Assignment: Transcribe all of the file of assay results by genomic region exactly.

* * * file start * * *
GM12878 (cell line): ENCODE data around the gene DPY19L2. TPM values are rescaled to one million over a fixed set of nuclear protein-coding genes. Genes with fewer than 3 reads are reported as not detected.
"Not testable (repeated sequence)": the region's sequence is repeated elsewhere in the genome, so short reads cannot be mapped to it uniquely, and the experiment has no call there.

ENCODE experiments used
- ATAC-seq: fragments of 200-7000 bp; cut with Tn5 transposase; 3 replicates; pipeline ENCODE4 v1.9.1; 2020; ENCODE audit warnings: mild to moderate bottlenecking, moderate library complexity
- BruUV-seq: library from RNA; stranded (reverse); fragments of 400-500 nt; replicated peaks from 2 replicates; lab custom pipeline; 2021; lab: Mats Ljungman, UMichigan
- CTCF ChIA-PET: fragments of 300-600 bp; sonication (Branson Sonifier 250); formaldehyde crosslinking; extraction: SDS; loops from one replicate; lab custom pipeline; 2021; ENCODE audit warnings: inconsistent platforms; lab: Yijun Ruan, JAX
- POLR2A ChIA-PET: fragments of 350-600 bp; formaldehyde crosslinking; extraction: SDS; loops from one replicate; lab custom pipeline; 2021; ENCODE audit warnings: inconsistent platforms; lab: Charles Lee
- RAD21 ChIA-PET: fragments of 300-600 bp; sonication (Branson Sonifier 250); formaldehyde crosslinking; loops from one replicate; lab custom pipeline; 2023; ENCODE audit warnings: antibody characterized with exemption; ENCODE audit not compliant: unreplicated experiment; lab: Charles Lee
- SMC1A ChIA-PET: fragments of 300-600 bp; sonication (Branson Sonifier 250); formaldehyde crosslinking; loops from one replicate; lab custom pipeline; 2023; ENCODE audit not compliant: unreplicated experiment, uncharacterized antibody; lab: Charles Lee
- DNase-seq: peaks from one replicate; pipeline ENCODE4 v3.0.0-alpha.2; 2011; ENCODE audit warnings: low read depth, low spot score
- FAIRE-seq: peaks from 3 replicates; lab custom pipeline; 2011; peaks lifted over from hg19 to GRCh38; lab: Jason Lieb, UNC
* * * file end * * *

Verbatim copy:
GM12878 (cell line): ENCODE data around the gene DPY19L2. TPM values are rescaled to one million over a fixed set of nuclear protein-coding genes. Genes with fewer than 3 reads are reported as not detected.
"Not testable (repeated sequence)": the region's sequence is repeated elsewhere in the genome, so short reads cannot be mapped to it uniquely, and the experiment has no call there.

ENCODE experiments used
- ATAC-seq: fragments of 200-7000 bp; cut with Tn5 transposase; 3 replicates; pipeline ENCODE4 v1.9.1; 2020; ENCODE audit warnings: mild to moderate bottlenecking, moderate library complexity
- BruUV-seq: library from RNA; stranded (reverse); fragments of 400-500 nt; replicated peaks from 2 replicates; lab custom pipeline; 2021; lab: Mats Ljungman, UMichigan
- CTCF ChIA-PET: fragments of 300-600 bp; sonication (Branson Sonifier 250); formaldehyde crosslinking; extraction: SDS; loops from one replicate; lab custom pipeline; 2021; ENCODE audit warnings: inconsistent platforms; lab: Yijun Ruan, JAX
- POLR2A ChIA-PET: fragments of 350-600 bp; formaldehyde crosslinking; extraction: SDS; loops from one replicate; lab custom pipeline; 2021; ENCODE audit warnings: inconsistent platforms; lab: Charles Lee
- RAD21 ChIA-PET: fragments of 300-600 bp; sonication (Branson Sonifier 250); formaldehyde crosslinking; loops from one replicate; lab custom pipeline; 2023; ENCODE audit warnings: antibody characterized with exemption; ENCODE audit not compliant: unreplicated experiment; lab: Charles Lee
- SMC1A ChIA-PET: fragments of 300-600 bp; sonication (Branson Sonifier 250); formaldehyde crosslinking; loops from one replicate; lab custom pipeline; 2023; ENCODE audit not compliant: unreplicated experiment, uncharacterized antibody; lab: Charles Lee
- DNase-seq: peaks from one replicate; pipeline ENCODE4 v3.0.0-alpha.2; 2011; ENCODE audit warnings: low read depth, low spot score
- FAIRE-seq: peaks from 3 replicates; lab custom pipeline; 2011; peaks lifted over from hg19 to GRCh38; lab: Jason Lieb, UNC